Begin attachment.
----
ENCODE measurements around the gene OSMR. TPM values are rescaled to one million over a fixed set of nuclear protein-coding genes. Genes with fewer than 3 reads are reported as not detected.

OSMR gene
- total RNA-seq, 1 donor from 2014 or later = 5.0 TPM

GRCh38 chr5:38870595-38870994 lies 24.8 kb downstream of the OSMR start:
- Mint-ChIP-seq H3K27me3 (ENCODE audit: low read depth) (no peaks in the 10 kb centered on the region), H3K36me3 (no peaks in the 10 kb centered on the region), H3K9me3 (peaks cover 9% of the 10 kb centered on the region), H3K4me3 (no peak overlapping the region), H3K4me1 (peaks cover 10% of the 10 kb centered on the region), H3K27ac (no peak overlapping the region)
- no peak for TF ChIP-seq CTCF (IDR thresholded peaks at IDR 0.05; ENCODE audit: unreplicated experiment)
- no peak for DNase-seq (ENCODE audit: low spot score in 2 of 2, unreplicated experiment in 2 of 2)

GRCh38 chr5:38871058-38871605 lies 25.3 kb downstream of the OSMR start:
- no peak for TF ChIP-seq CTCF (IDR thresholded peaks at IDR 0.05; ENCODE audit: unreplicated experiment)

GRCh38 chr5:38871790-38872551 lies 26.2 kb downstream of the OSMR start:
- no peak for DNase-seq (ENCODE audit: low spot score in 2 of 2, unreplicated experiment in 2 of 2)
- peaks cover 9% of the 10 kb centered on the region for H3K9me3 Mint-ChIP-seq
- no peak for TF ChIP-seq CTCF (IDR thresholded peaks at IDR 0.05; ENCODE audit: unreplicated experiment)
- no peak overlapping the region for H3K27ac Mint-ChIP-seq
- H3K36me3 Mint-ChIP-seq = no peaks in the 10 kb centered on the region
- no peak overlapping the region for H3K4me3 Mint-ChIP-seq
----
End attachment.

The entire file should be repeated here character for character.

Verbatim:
ENCODE measurements around the gene OSMR. TPM values are rescaled to one million over a fixed set of nuclear protein-coding genes. Genes with fewer than 3 reads are reported as not detected.

OSMR gene
- total RNA-seq, 1 donor from 2014 or later = 5.0 TPM

GRCh38 chr5:38870595-38870994 lies 24.8 kb downstream of the OSMR start:
- Mint-ChIP-seq H3K27me3 (ENCODE audit: low read depth) (no peaks in the 10 kb centered on the region), H3K36me3 (no peaks in the 10 kb centered on the region), H3K9me3 (peaks cover 9% of the 10 kb centered on the region), H3K4me3 (no peak overlapping the region), H3K4me1 (peaks cover 10% of the 10 kb centered on the region), H3K27ac (no peak overlapping the region)
- no peak for TF ChIP-seq CTCF (IDR thresholded peaks at IDR 0.05; ENCODE audit: unreplicated experiment)
- no peak for DNase-seq (ENCODE audit: low spot score in 2 of 2, unreplicated experiment in 2 of 2)

GRCh38 chr5:38871058-38871605 lies 25.3 kb downstream of the OSMR start:
- no peak for TF ChIP-seq CTCF (IDR thresholded peaks at IDR 0.05; ENCODE audit: unreplicated experiment)

GRCh38 chr5:38871790-38872551 lies 26.2 kb downstream of the OSMR start:
- no peak for DNase-seq (ENCODE audit: low spot score in 2 of 2, unreplicated experiment in 2 of 2)
- peaks cover 9% of the 10 kb centered on the region for H3K9me3 Mint-ChIP-seq
- no peak for TF ChIP-seq CTCF (IDR thresholded peaks at IDR 0.05; ENCODE audit: unreplicated experiment)
- no peak overlapping the region for H3K27ac Mint-ChIP-seq
- H3K36me3 Mint-ChIP-seq = no peaks in the 10 kb centered on the region
- no peak overlapping the region for H3K4me3 Mint-ChIP-seq